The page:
Ali Merali


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A No-Nonsense Guide to Early Retirement

Great read; just one thing I'd add re the housing discussion which I think is sometimes neglected is that unlike essentially all other assets everyone is naturally short housing as they're always going to need somewhere to live. As such buying a similar amount of housing as one plans to use in the future (this can also be done via investing disproportionately into housebuilding stocks or buying shares of various properties) can reduce your risk to future price increases (which historically have been large, especially if you value living in cities/desirable locations).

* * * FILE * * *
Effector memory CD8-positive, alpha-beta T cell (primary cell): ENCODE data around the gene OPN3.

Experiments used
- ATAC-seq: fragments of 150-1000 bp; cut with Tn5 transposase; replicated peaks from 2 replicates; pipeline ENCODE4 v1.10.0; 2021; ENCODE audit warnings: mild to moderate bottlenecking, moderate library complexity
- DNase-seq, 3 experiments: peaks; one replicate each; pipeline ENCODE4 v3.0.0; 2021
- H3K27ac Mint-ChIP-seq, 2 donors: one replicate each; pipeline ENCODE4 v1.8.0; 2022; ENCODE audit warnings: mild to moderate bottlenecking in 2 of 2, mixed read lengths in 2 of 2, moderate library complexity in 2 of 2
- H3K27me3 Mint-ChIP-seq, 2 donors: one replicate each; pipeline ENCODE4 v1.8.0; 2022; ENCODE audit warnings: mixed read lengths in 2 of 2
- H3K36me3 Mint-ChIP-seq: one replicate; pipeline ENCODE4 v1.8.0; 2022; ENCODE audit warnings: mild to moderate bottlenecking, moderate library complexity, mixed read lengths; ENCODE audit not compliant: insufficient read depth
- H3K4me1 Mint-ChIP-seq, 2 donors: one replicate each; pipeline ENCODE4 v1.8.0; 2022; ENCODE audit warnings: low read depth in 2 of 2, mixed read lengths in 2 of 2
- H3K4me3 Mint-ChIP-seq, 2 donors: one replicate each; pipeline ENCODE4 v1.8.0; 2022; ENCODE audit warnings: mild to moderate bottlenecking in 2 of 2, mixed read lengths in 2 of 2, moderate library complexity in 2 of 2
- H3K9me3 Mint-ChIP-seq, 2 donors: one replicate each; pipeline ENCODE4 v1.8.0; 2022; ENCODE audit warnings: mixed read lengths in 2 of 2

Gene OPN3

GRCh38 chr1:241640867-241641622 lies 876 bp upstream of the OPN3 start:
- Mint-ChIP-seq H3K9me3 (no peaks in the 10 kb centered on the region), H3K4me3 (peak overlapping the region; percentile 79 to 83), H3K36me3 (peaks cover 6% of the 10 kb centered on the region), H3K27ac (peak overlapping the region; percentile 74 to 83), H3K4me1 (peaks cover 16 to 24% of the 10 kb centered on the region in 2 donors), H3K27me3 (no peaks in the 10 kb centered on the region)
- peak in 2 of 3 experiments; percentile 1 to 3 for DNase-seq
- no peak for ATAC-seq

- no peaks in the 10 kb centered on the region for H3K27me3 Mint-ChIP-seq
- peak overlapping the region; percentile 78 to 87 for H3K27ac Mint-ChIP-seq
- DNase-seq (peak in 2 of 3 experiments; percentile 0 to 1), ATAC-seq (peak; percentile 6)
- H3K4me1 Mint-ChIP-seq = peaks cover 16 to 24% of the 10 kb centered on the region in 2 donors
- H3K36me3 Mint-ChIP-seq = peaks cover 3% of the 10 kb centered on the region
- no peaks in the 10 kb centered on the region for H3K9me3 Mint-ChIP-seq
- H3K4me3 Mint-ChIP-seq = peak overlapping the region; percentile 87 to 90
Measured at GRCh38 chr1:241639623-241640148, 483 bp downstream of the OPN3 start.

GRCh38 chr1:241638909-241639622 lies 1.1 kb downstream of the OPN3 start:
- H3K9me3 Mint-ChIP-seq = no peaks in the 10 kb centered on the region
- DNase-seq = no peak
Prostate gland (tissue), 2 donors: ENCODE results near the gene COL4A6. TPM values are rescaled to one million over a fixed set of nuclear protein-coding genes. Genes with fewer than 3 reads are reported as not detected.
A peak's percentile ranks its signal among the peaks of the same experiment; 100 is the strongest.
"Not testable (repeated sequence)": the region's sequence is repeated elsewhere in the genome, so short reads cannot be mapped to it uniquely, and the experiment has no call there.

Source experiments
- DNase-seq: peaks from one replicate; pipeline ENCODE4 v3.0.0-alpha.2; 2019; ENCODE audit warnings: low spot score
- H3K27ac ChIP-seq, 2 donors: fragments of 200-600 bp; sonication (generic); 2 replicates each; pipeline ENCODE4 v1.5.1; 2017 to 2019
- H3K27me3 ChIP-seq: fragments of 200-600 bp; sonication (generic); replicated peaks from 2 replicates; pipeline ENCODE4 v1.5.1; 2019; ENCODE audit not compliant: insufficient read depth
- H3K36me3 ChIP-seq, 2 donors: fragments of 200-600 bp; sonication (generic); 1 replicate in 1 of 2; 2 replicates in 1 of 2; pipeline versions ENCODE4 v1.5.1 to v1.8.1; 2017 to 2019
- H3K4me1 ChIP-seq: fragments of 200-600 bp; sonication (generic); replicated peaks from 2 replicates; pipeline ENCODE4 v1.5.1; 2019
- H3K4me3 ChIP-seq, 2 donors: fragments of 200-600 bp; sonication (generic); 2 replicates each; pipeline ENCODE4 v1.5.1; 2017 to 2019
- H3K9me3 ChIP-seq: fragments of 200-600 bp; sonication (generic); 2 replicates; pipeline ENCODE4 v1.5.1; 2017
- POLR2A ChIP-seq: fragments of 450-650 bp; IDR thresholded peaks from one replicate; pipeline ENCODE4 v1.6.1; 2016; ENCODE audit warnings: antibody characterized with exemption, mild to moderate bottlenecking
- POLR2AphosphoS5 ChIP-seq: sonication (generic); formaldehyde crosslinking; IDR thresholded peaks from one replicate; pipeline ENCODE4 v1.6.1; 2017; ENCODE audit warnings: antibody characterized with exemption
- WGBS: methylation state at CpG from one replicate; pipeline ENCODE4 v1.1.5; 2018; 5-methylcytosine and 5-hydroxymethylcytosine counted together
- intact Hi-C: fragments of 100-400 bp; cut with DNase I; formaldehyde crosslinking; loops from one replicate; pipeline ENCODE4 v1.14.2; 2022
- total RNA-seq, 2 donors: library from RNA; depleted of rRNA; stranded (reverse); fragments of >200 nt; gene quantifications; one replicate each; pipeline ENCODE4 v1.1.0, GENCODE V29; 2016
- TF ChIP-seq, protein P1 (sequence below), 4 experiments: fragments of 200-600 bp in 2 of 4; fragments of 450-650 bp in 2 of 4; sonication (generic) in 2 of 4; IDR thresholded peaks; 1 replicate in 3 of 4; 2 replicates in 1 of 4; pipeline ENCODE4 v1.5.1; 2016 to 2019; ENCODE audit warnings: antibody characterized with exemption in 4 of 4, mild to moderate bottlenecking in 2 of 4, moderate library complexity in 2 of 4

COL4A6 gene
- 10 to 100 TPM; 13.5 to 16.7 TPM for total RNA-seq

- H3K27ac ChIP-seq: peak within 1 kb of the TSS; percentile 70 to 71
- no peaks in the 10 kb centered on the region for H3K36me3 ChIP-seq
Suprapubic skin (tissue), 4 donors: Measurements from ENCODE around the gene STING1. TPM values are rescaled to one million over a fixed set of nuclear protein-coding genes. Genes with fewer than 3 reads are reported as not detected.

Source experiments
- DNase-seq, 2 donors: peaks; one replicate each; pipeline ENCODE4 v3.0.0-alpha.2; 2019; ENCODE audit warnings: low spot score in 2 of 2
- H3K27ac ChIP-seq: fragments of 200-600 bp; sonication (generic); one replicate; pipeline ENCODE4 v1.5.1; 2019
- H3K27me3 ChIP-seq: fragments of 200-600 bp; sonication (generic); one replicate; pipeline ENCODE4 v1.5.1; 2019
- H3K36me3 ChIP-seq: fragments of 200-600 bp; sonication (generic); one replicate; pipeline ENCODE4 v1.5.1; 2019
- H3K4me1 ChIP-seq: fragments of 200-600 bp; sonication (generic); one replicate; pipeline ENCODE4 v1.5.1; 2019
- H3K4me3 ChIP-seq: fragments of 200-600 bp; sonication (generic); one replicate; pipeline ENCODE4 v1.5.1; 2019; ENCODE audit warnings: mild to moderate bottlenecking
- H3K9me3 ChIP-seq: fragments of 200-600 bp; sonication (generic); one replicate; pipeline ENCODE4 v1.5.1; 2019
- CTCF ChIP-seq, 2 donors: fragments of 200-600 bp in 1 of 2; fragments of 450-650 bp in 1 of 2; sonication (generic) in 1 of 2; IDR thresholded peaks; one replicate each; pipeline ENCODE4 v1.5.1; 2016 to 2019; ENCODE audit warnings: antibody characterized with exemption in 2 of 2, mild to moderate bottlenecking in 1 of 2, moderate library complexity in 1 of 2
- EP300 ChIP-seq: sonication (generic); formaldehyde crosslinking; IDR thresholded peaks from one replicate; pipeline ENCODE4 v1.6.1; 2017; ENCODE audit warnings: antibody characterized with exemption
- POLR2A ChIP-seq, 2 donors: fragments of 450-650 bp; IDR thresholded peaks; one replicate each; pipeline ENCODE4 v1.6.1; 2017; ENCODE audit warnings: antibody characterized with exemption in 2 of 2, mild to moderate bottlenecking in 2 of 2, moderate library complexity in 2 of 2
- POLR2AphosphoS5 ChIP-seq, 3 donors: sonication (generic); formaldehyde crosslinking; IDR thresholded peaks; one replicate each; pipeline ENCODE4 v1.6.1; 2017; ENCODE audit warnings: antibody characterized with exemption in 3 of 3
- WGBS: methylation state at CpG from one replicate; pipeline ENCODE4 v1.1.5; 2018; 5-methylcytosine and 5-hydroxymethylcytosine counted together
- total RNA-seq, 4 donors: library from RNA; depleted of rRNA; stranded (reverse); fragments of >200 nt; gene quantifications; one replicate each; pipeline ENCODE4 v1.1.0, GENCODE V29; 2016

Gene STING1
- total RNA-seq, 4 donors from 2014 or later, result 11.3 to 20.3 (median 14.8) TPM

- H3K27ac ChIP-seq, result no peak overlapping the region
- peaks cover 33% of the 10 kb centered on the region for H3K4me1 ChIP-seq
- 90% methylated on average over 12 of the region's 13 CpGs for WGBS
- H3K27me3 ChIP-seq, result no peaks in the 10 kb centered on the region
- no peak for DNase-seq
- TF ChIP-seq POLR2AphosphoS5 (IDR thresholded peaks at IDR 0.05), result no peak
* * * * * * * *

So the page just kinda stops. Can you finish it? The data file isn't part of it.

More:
Housing could therefore be a sensible investment even if you thought an index fund would yield slightly higher returns. This effect is further heightened by the fact most individuals have extremely limited access to leverage unless buying a house and the tax advantages associated with a mortgage too.

Dissolving the "Is the Efficient Market Hypothesis Dead?" Question

Regarding Ozzie's point above about markets where agents can pay to acquire costly information; this is the famous Grossman-Stiglitz paradox (1980), and indeed the paper concludes that informationally efficient markets are impossible in this setting.